by Rhian Sasseen on April 22, 2013
From the way most major media outlets are covering the aftermath of the Boston bombing tragedy, you would think that on the seventh day, God created the Red Sox. This is the city that birthed American education, philosophy, letters, and the United States themselves, but you’d never know this from all of the professional sports logos and accompanying tough-guy posturing batted about over the last week. Beneath all of the “#BostonStrong” memes and Red Sox “B”s, an undercurrent of violence dominates, made especially worrisome by the breech of legal rights surrounding the arrest of suspect Dzhokhar Tsarnaev, an American citizen taken into custody sans his Miranda rights. There is a reason we have those rights – and though what Tsarnaev did was unarguably horrific, relieving him of these rights sets a dangerous precedent for the rest of the citizenry.
“They messed with the wrong city,” mystery author Dennis Lehane wrote in the New York Times following the bombings, and the sentiment traveled quickly, coloring the more popular reactions to the crime. Alongside this blinkered view, sports references proliferated: according to The Atlantic, a publication far-removed from its Transcendentalist roots in both sentiment and location, sports “rally” the city and tragedy “often show us how powerful sports can be.” The President, too, couldn’t resist invoking “the Sox and Celtics and Patriots [and] Bruins” in his April 18th address. Even Brooklyn loves us, if only momentarily: the popular “New York Hearts Boston” light installation projected on the Brooklyn Academy of Music used Yankee and Red Sox logos and fonts in lieu of city names. But a certain kind of flag-waving jingoism too often goes hand-in-hand with sporting events, and, in our national rush to condemn Tsarnaev and support Boston, we as a city and a country threaten to forget our democratic ideals.
by Rhian Sasseen on April 2, 2013
How should a person fuck?
. . .
I approached How Should A Person Be? eagerly and ended it disappointed. What I wanted – and perhaps this was my fault – was an honest account of the relationships between women artists, and women artists and male artists, and men and women; for the heterosexual amongst us, how to balance the simultaneous sense of competition and companionship that arises. Essentially: I wanted a handbook, or at least an exploration, of the odd overlap of self-consciousness and self-awareness that seems to characterize so many of my interactions with the men of my age group. On an individual level, we are all feminists, we are all equals; as a group, as two distinct groups – men and women – we have over a millennia of inequalities and expectations with which to contend.
HSAPB? avoids these questions in favor of naked attention-grabbing in the form of pseudo-confessionalism. I say “pseudo” because there is nothing particularly dangerous about the kind of confessionalism that Heti engages in, which is the equivalent of the drunk girl at the party talking loudly about her blowjob skills.
by Rhian Sasseen on January 28, 2013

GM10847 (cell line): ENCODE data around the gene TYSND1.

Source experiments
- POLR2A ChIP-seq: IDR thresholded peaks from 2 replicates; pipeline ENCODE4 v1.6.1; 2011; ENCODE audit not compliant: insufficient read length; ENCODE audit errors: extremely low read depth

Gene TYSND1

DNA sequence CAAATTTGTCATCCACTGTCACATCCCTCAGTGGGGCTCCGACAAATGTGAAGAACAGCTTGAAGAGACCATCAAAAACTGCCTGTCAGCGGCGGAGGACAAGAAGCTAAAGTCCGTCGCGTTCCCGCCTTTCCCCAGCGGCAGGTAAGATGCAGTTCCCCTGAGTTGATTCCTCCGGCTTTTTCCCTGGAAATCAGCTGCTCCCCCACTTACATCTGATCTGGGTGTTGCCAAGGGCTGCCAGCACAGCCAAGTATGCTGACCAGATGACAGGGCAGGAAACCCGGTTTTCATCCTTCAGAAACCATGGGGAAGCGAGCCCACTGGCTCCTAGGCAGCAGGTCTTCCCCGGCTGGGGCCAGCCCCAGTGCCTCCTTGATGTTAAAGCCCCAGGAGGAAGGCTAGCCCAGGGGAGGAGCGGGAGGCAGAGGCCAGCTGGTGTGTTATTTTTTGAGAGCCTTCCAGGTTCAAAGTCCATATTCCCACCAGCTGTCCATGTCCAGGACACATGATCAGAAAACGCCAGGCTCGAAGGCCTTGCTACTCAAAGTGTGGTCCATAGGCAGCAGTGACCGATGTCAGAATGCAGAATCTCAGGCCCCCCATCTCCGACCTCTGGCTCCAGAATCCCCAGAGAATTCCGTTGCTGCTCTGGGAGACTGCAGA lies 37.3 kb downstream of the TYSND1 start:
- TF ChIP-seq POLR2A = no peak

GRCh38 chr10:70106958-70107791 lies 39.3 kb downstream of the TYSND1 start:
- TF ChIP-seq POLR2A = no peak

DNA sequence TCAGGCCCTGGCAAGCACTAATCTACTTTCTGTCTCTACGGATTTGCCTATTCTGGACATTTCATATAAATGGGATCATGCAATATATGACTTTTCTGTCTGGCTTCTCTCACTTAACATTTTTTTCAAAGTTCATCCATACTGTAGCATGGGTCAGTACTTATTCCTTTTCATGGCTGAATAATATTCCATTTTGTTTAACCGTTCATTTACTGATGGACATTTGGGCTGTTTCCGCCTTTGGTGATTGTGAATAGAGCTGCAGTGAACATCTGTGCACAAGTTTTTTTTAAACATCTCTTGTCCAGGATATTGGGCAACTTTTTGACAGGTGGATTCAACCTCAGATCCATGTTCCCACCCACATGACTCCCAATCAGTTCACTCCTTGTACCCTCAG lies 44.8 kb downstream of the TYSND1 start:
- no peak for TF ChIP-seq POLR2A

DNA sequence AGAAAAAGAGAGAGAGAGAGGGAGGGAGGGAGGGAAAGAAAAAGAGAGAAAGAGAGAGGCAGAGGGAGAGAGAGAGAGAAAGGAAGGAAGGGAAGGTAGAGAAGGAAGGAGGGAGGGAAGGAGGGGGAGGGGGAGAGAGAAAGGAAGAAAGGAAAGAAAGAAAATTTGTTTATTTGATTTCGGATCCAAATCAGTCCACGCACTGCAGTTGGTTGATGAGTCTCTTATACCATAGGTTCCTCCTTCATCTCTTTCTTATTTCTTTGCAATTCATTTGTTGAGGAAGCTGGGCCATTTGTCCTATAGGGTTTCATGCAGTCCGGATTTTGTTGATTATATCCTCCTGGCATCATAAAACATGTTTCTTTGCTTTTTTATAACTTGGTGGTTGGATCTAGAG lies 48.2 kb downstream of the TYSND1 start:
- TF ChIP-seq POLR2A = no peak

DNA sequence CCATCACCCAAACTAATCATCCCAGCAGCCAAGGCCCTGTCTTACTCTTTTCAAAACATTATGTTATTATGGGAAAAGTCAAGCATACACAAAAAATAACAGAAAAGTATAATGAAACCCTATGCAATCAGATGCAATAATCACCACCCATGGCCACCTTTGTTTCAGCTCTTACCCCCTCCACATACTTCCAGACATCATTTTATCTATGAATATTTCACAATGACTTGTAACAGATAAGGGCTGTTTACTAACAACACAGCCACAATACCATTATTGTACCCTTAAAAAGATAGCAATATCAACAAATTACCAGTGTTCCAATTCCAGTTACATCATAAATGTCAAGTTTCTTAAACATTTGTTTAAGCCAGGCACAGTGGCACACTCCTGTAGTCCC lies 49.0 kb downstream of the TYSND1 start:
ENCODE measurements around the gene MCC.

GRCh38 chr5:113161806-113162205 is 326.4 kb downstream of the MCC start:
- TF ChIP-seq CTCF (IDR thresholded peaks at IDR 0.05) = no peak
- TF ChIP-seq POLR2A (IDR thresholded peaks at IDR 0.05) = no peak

We’ve come a long way, baby. In the twenty-first century, the American woman has a bevy of career paths and a plethora of domestic options from which to choose. She can try and fail to have it all. She can start a lady blog. She can even, if the mood strikes her, take her cues from Lady Gaga. The only thing the contemporary American woman can’t do, it would seem, is be overtly political – after all, feminism is about having fun, right?
American feminism, in all its various waves and iterations, has long held an uneasy truce with pop culture, but these days it’s us, not them, that are doing the co-opting. The era of de-fanged riot grrls and empty invocations of “girl power” has come to a close; in its place, the third wave’s relationship with mainstream pop culture, particularly pop music, is that of fawning adulation – or Stockholm Syndrome. “Subversion,” a term borrowed from the ivory tower, is now ascribed to every female singer with a 4/4 beat and a hook about drinking, though it is in the context of one figure that this particular hypocrisy stands out the most: the oft-mentioned Lady Gaga. As a twenty-two year old woman – a member of the exact demographic that so many older third wavers try to pander to – I fail to see anything revolutionary about a thin, blonde, upper middle class white woman with a penchant for ripping off Madonna (herself an earlier example of this trend.) But don’t tell this to Jezebel. Don’t tell this to Salon. And whatever you do, don’t tell this to the theorist J. Jack Halberstam, author of the recent Gaga Feminism: Sex, Gender, and the End of Normal.
by Rhian Sasseen on January 19, 2013
Today has been a long day. You leave work, that thankless retail day job; you return home; you open your laptop screen. You trawl your RSS feeds, searching for news, for entertainment, for anything: distraction. You are overeducated, lovelorn, a little insecure; you are in your twenties. When the New York Times writes of you, it is laughable; when the Huffington Post notices, it is absurd. You, you, you: you exit your windows. You close your laptop. You are exhausted.
- But it was never really about “you,” was it?